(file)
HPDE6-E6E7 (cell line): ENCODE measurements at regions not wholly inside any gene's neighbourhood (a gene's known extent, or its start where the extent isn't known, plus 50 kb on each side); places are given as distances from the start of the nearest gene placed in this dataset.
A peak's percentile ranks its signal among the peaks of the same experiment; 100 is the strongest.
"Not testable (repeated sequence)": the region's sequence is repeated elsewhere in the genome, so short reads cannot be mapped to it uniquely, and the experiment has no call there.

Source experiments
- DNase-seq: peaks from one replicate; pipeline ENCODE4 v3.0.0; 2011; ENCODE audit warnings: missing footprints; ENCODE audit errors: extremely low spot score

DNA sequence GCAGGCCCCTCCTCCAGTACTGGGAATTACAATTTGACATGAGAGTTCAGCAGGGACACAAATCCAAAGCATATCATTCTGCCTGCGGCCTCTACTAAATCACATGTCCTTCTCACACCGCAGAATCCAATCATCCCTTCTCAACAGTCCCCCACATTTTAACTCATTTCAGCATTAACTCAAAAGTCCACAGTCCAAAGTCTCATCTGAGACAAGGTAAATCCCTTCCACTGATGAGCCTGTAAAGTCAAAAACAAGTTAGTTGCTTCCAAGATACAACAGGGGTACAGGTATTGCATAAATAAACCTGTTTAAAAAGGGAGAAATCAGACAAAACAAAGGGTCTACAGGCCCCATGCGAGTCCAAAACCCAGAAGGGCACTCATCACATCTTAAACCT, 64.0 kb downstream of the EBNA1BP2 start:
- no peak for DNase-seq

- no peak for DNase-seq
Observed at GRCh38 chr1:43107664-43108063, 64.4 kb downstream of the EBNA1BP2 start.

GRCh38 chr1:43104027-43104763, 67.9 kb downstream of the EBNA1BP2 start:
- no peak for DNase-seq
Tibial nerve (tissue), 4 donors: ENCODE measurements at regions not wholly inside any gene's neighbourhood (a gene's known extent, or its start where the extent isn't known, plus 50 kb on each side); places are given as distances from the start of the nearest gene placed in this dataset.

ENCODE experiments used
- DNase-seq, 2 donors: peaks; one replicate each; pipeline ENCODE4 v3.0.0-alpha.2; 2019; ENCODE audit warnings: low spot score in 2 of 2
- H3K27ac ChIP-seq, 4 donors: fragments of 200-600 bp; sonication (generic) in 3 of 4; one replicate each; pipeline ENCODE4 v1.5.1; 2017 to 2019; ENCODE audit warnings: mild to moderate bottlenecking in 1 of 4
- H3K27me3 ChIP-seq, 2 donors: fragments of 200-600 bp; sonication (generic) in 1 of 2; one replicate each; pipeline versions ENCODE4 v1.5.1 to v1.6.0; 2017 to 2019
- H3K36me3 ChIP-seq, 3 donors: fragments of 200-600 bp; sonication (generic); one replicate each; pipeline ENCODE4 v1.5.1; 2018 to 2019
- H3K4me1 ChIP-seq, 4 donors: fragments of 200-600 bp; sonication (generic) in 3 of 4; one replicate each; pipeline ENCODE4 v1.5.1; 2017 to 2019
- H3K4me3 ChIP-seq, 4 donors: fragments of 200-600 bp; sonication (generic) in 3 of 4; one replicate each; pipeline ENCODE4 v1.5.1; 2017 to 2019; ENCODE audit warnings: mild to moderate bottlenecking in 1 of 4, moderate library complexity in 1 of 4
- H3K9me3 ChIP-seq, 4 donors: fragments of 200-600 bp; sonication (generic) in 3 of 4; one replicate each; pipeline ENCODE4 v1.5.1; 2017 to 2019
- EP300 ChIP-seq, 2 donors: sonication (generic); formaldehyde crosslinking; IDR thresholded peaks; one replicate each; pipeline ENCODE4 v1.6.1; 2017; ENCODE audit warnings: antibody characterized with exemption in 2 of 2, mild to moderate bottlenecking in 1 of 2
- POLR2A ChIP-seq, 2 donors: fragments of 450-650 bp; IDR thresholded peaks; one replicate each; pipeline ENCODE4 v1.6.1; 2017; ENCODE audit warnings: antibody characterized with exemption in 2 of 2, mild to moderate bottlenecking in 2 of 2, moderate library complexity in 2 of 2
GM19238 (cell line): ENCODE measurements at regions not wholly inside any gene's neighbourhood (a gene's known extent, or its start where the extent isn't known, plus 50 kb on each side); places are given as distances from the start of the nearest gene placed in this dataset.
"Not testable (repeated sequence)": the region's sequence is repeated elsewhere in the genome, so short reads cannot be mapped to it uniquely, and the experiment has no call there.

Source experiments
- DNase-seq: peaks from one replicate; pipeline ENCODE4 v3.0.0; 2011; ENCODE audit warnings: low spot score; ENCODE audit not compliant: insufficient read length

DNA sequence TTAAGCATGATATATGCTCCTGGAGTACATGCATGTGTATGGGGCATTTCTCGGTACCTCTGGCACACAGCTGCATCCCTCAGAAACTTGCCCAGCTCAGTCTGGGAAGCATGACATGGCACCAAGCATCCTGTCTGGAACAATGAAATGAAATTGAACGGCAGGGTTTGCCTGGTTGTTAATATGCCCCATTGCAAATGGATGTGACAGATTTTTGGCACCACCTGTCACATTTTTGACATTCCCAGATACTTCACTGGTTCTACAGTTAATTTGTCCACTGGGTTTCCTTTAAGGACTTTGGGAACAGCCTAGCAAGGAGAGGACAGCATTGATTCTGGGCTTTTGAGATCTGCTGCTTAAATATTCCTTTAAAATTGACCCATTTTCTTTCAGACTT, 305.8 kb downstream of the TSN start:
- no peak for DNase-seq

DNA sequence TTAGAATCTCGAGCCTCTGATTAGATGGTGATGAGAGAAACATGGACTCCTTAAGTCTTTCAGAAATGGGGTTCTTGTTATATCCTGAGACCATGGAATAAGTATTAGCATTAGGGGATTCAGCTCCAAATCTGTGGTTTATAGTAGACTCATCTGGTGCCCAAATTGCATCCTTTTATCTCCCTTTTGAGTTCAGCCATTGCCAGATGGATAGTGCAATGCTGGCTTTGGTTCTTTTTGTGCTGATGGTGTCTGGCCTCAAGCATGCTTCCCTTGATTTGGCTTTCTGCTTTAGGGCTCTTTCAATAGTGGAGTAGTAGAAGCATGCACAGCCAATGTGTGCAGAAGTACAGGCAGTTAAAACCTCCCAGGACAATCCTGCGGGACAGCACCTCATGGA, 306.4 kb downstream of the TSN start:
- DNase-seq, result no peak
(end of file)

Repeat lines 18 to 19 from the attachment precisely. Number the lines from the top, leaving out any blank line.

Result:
- H3K4me1 ChIP-seq, 4 donors: fragments of 200-600 bp; sonication (generic) in 3 of 4; one replicate each; pipeline ENCODE4 v1.5.1; 2017 to 2019
- H3K4me3 ChIP-seq, 4 donors: fragments of 200-600 bp; sonication (generic) in 3 of 4; one replicate each; pipeline ENCODE4 v1.5.1; 2017 to 2019; ENCODE audit warnings: mild to moderate bottlenecking in 1 of 4, moderate library complexity in 1 of 4